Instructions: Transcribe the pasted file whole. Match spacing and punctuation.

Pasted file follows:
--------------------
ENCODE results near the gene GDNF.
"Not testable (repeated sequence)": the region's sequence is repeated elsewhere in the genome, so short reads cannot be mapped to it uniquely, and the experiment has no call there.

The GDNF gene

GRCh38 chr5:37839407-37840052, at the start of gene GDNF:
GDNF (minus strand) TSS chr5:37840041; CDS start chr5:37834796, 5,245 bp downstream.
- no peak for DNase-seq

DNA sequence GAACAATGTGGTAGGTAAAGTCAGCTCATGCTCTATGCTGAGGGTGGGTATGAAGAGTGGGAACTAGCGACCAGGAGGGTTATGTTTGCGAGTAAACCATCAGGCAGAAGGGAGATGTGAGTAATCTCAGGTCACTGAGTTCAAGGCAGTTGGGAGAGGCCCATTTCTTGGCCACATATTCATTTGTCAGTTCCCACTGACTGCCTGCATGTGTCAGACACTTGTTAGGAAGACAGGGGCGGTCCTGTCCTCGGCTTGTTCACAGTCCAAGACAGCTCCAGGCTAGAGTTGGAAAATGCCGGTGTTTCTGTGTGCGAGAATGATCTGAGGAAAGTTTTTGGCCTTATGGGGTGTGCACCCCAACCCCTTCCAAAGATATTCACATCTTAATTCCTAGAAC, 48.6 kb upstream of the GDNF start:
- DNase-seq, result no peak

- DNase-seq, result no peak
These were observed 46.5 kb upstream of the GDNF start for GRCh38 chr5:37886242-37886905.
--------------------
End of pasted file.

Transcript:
ENCODE results near the gene GDNF.
"Not testable (repeated sequence)": the region's sequence is repeated elsewhere in the genome, so short reads cannot be mapped to it uniquely, and the experiment has no call there.

The GDNF gene

GRCh38 chr5:37839407-37840052, at the start of gene GDNF:
GDNF (minus strand) TSS chr5:37840041; CDS start chr5:37834796, 5,245 bp downstream.
- no peak for DNase-seq

DNA sequence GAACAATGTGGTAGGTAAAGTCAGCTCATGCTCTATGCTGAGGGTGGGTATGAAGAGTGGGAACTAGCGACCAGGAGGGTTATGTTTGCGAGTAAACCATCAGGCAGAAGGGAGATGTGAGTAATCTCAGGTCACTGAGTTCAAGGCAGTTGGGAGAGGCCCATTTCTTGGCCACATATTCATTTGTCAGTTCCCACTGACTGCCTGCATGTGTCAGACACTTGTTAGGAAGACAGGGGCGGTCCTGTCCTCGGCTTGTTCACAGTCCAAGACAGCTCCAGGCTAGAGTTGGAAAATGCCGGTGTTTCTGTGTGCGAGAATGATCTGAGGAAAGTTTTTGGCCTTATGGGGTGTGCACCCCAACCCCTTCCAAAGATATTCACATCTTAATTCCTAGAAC, 48.6 kb upstream of the GDNF start:
- DNase-seq, result no peak

- DNase-seq, result no peak
These were observed 46.5 kb upstream of the GDNF start for GRCh38 chr5:37886242-37886905.